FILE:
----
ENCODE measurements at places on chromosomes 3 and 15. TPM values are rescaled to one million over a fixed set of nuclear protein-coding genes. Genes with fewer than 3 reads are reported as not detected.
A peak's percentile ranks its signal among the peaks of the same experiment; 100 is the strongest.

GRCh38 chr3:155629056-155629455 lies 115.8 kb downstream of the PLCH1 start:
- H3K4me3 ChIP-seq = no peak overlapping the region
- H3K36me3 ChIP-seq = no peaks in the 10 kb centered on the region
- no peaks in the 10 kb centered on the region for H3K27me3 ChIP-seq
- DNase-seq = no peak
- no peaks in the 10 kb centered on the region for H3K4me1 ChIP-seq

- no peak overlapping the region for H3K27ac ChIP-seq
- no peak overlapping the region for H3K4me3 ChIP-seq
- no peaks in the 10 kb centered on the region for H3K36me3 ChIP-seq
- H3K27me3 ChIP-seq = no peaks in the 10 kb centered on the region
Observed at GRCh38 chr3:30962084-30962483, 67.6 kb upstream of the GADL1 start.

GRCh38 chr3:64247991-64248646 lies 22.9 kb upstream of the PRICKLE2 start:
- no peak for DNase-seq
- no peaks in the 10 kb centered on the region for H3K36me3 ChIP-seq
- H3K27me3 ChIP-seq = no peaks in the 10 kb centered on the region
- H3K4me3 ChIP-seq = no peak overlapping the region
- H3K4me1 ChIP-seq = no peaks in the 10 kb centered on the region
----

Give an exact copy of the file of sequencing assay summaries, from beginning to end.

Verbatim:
ENCODE measurements at places on chromosomes 3 and 15. TPM values are rescaled to one million over a fixed set of nuclear protein-coding genes. Genes with fewer than 3 reads are reported as not detected.
A peak's percentile ranks its signal among the peaks of the same experiment; 100 is the strongest.

GRCh38 chr3:155629056-155629455 lies 115.8 kb downstream of the PLCH1 start:
- H3K4me3 ChIP-seq = no peak overlapping the region
- H3K36me3 ChIP-seq = no peaks in the 10 kb centered on the region
- no peaks in the 10 kb centered on the region for H3K27me3 ChIP-seq
- DNase-seq = no peak
- no peaks in the 10 kb centered on the region for H3K4me1 ChIP-seq

- no peak overlapping the region for H3K27ac ChIP-seq
- no peak overlapping the region for H3K4me3 ChIP-seq
- no peaks in the 10 kb centered on the region for H3K36me3 ChIP-seq
- H3K27me3 ChIP-seq = no peaks in the 10 kb centered on the region
Observed at GRCh38 chr3:30962084-30962483, 67.6 kb upstream of the GADL1 start.

GRCh38 chr3:64247991-64248646 lies 22.9 kb upstream of the PRICKLE2 start:
- no peak for DNase-seq
- no peaks in the 10 kb centered on the region for H3K36me3 ChIP-seq
- H3K27me3 ChIP-seq = no peaks in the 10 kb centered on the region
- H3K4me3 ChIP-seq = no peak overlapping the region
- H3K4me1 ChIP-seq = no peaks in the 10 kb centered on the region